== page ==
Thirty-five short miles from the Portland Metro area is an expansive and blossoming farm with an inspiring story to tell. Roughly 1,000 acres of blueberries, hazelnuts and grass seed are under the management of Verne Gingerich, a fourth generation farmer on this land. Gingerich Farms has been in operation since 1919 when the Gingerich family homesteaded here in Oregon and has been dedicated ever since to responsibly managing their business.
“We are fully integrated here,” says Verne Gingerich, owner of Gingerich Farms. “We pick, pack and sell the blueberries and hazelnuts.” Having control of the product from seed to sale has been one of the many factors leading to a successful farming operation. Gingerich Farm’s produce blueberries make their way across the United States every season due to the demand for their tart and sweet flavor. “We have a very strong market across the country and that is because people want a quality product,” says Gingerich.
Gingerich Farms is passionate about their farm, and that includes ensuring that the farm is sustainable for future generations. They are currently restoring a creek that passes through the property. This includes reintroducing native plants and monitoring the water quality as it enters and exits the property. “We want to measure our impact and see if we were contributing to the pollution of the stream water”, says Gingerich. “We are take being environmentally sound very seriously.” In addition to restoring the natural habitat around their creek, they have also added 22 acres of organic blueberries. “It is a commitment of time and money and we’re not sure it will work,” says Gingerich. It will take a crop three years to become organic certified, which is also how long it will take for plants to produce harvestable fruit. This will be the first year that the fruit will be picked and sold as organic certified.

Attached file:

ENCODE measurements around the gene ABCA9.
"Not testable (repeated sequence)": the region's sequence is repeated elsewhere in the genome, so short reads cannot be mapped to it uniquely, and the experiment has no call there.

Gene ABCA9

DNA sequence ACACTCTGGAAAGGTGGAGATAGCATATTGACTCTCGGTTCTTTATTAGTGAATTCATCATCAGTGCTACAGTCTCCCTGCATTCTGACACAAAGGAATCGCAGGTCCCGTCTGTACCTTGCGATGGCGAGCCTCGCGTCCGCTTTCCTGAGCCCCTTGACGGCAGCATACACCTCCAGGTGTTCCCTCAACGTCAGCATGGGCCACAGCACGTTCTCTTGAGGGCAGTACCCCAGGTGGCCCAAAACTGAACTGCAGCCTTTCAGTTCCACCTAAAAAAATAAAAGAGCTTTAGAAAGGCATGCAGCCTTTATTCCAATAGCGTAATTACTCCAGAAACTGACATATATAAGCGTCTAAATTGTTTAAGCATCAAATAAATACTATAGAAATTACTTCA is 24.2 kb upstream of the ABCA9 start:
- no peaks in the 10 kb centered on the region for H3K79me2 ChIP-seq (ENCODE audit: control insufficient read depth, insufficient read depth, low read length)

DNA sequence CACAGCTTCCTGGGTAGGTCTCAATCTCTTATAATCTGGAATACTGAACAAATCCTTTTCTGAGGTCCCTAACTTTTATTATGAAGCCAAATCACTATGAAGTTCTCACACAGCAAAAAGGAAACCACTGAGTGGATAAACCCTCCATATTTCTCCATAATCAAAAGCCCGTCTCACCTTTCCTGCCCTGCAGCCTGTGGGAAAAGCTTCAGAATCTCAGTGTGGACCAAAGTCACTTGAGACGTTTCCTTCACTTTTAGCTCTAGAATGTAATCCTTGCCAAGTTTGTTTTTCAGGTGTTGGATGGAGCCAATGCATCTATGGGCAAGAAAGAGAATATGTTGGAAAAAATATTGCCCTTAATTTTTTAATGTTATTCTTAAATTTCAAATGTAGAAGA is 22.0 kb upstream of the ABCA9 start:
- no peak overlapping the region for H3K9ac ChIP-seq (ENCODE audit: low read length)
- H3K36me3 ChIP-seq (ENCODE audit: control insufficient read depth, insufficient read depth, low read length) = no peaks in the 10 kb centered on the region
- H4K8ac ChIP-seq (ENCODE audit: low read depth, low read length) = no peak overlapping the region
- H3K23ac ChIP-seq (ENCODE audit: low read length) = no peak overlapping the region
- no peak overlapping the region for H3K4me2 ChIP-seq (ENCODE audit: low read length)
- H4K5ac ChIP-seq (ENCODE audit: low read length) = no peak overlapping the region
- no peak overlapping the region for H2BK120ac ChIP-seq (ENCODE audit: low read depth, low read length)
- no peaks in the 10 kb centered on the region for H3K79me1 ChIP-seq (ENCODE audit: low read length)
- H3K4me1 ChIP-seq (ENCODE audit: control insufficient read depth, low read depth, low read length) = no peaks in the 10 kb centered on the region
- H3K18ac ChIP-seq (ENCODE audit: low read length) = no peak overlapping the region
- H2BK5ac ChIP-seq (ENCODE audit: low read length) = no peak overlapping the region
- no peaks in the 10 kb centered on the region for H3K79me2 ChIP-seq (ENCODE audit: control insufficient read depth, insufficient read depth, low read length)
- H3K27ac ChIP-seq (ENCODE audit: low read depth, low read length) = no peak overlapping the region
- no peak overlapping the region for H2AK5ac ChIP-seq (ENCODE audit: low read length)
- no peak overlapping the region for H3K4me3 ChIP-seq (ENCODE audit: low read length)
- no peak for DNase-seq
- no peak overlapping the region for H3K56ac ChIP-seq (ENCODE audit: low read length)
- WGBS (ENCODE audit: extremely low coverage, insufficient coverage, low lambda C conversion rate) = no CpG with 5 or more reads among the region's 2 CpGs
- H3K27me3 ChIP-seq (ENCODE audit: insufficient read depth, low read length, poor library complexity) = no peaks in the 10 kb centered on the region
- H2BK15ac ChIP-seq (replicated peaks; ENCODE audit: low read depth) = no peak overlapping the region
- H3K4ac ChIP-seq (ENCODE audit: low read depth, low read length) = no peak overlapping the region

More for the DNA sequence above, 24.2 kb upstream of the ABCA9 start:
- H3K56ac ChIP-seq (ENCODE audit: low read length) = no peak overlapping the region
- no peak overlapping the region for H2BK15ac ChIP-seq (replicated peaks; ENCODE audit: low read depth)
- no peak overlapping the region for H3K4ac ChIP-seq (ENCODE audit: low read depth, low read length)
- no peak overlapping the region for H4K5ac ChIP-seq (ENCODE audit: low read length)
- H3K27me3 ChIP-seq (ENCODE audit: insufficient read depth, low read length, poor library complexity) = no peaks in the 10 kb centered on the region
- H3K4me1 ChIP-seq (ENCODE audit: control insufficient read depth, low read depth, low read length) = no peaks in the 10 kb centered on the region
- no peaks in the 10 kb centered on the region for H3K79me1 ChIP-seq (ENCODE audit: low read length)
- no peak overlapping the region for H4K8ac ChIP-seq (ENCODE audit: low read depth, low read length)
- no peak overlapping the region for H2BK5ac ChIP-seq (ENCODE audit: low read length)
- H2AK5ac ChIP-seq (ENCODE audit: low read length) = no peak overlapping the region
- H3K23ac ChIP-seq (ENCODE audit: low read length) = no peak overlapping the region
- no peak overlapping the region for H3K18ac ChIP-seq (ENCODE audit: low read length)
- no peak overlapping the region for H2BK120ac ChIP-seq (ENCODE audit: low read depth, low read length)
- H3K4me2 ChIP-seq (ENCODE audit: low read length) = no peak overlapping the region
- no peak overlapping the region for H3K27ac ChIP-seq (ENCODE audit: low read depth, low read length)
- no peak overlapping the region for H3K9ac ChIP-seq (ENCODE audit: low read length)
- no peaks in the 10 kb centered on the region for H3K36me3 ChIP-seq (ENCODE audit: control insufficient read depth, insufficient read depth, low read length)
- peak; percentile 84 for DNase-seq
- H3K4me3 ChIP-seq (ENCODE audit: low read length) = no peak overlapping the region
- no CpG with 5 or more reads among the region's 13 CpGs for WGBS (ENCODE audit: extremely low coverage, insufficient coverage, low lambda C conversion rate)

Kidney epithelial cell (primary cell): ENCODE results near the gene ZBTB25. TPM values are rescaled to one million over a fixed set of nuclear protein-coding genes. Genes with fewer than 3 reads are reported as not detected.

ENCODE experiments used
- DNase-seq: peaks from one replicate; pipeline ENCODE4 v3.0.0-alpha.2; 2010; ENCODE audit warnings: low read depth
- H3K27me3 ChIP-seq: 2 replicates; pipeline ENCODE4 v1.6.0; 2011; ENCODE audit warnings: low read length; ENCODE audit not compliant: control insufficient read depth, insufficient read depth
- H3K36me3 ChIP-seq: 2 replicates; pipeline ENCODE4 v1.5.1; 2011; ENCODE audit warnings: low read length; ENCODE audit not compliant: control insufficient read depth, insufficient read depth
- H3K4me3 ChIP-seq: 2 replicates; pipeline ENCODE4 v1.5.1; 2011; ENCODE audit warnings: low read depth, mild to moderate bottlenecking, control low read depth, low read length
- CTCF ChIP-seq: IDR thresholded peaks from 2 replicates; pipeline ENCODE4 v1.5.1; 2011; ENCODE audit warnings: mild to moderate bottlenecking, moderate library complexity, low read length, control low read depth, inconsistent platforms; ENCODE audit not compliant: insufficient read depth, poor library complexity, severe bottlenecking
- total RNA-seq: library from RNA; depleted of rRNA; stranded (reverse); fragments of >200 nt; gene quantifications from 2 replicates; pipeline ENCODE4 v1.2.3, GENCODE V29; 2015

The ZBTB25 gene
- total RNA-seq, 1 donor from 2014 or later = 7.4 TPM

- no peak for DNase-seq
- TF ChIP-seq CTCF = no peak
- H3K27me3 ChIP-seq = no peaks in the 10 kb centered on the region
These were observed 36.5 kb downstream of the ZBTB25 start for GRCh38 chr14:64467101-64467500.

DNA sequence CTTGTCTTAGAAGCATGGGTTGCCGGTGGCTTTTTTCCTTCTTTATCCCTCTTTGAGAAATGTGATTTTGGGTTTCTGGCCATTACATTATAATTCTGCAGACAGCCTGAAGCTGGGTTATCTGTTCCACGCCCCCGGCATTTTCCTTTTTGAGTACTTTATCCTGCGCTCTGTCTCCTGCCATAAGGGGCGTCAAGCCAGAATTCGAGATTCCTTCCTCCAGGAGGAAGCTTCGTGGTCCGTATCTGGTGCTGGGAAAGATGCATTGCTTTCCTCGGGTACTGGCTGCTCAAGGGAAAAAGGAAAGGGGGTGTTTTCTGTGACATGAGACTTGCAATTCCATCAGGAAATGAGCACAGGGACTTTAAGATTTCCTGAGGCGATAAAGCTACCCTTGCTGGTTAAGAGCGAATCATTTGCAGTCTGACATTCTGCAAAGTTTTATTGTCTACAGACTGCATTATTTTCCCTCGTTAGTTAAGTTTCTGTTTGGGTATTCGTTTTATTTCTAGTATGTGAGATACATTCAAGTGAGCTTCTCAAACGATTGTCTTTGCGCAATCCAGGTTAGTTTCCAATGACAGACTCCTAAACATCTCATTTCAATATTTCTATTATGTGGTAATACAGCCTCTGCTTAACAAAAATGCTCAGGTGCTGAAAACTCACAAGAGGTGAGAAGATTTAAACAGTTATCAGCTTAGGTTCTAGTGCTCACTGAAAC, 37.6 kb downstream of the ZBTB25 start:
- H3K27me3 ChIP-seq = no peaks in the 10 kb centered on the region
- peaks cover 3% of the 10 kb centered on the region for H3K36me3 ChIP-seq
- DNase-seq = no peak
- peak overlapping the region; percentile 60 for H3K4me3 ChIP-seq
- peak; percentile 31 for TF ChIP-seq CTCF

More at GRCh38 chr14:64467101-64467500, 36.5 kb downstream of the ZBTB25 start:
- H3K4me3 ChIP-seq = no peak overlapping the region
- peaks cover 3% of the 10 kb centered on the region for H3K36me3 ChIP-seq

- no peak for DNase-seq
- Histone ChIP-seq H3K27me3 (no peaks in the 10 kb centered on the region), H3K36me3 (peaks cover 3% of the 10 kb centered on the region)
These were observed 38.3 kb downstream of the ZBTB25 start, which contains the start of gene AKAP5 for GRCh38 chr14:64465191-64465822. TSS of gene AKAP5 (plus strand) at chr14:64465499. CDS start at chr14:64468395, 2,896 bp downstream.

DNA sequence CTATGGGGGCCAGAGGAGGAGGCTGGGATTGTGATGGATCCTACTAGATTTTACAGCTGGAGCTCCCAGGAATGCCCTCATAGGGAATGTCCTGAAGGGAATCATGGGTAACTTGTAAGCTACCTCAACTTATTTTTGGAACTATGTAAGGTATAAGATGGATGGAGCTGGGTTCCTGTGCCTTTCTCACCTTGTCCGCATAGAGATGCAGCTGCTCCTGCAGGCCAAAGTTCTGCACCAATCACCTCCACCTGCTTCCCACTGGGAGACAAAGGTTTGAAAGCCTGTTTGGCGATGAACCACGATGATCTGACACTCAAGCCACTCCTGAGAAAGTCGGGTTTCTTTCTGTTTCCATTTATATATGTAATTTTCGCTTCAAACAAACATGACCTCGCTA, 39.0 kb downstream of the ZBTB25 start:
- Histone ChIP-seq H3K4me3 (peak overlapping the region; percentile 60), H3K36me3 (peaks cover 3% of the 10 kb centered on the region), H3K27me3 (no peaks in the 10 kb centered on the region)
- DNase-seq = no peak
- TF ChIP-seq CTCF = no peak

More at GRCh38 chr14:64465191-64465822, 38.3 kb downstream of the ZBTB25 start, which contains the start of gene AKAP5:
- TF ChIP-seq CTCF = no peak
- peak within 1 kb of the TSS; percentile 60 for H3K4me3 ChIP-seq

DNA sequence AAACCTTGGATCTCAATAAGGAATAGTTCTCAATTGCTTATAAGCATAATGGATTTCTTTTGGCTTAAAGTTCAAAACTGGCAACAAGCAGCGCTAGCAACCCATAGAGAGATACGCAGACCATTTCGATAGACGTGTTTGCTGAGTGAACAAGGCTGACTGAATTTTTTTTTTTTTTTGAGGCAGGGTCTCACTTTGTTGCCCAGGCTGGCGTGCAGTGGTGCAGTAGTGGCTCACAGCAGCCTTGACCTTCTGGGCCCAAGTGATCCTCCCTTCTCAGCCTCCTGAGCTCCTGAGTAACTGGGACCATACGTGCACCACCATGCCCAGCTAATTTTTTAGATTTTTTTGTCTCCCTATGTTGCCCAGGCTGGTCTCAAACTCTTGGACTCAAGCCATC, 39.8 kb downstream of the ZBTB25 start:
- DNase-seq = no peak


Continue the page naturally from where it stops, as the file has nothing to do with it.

At a strategic planning session held two years ago for the Gingerich family and staff, the question was raised, “how do we give back to the community?”. From that session, an idea was presented by one of Gingerich’s employees to begin offering a program similar to the Community Supported Agriculture (CSA) projects that many urban Oregonians are beginning to participate in. Prior to this project, Gingerich Farms did not sell directly to the public. Now, four times a year, the public has the opportunity to buy Gingerich Farms blueberries fresh and frozen at wholesale cost. Through their mailing list they will make the announcement of the sale and invite folks out to see their farm and purchase their berries at the same cost the store would pay. “It has been a great public relations tool for us to have folks come out, take a tour of the property and get a taste of our blueberries,” says Gingerich. “It is a lot of fun for us.”
Last year Gingerich Farms invested in the building of a new production house and add some features to make their operation more environmentally sound and sustainable. While giving the tour of the new packing plant Verne had more enthusiasm than a child at Christmas. New sorting machines have computers that make more than 600 decisions per second about the quality of the blueberries as they pass over advanced sensors, making quality control a much simpler process. Gingerich has also taken the opportunity to install special window panes in the many windows in the plant and extra insulation. “This allows us to keep the facility cooler and use more natural light instead of consuming so much electricity,” says Gingerich. “We also moved the loading dock area and installed a roll-up door to keep the outside heat from affecting the rest of the facility.”
Not only will these improvements cut down on cost for Gingerich Farms but, being sustainable it is a step that “we are very proud to take” says Gingerich. For more information about Gingerich Farms please visit their website at www.gingerich.com.